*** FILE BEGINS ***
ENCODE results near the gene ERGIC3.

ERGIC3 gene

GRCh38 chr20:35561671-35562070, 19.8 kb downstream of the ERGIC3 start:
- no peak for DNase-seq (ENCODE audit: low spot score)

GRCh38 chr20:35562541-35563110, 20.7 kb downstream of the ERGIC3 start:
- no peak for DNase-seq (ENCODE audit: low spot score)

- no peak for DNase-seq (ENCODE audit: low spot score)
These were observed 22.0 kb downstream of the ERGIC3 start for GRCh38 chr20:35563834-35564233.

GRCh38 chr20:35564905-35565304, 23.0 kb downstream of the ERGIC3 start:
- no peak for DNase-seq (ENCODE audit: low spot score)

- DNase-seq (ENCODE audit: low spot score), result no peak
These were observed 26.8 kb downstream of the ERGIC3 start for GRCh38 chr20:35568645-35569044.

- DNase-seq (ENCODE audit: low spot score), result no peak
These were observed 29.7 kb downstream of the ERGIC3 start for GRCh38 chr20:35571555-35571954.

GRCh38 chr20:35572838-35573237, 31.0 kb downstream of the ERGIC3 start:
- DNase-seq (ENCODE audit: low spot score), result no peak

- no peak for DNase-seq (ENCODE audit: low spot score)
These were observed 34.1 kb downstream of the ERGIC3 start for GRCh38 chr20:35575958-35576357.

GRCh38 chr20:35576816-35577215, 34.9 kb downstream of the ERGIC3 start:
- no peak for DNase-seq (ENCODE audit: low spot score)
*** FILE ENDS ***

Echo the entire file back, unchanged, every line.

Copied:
ENCODE results near the gene ERGIC3.

ERGIC3 gene

GRCh38 chr20:35561671-35562070, 19.8 kb downstream of the ERGIC3 start:
- no peak for DNase-seq (ENCODE audit: low spot score)

GRCh38 chr20:35562541-35563110, 20.7 kb downstream of the ERGIC3 start:
- no peak for DNase-seq (ENCODE audit: low spot score)

- no peak for DNase-seq (ENCODE audit: low spot score)
These were observed 22.0 kb downstream of the ERGIC3 start for GRCh38 chr20:35563834-35564233.

GRCh38 chr20:35564905-35565304, 23.0 kb downstream of the ERGIC3 start:
- no peak for DNase-seq (ENCODE audit: low spot score)

- DNase-seq (ENCODE audit: low spot score), result no peak
These were observed 26.8 kb downstream of the ERGIC3 start for GRCh38 chr20:35568645-35569044.

- DNase-seq (ENCODE audit: low spot score), result no peak
These were observed 29.7 kb downstream of the ERGIC3 start for GRCh38 chr20:35571555-35571954.

GRCh38 chr20:35572838-35573237, 31.0 kb downstream of the ERGIC3 start:
- DNase-seq (ENCODE audit: low spot score), result no peak

- no peak for DNase-seq (ENCODE audit: low spot score)
These were observed 34.1 kb downstream of the ERGIC3 start for GRCh38 chr20:35575958-35576357.

GRCh38 chr20:35576816-35577215, 34.9 kb downstream of the ERGIC3 start:
- no peak for DNase-seq (ENCODE audit: low spot score)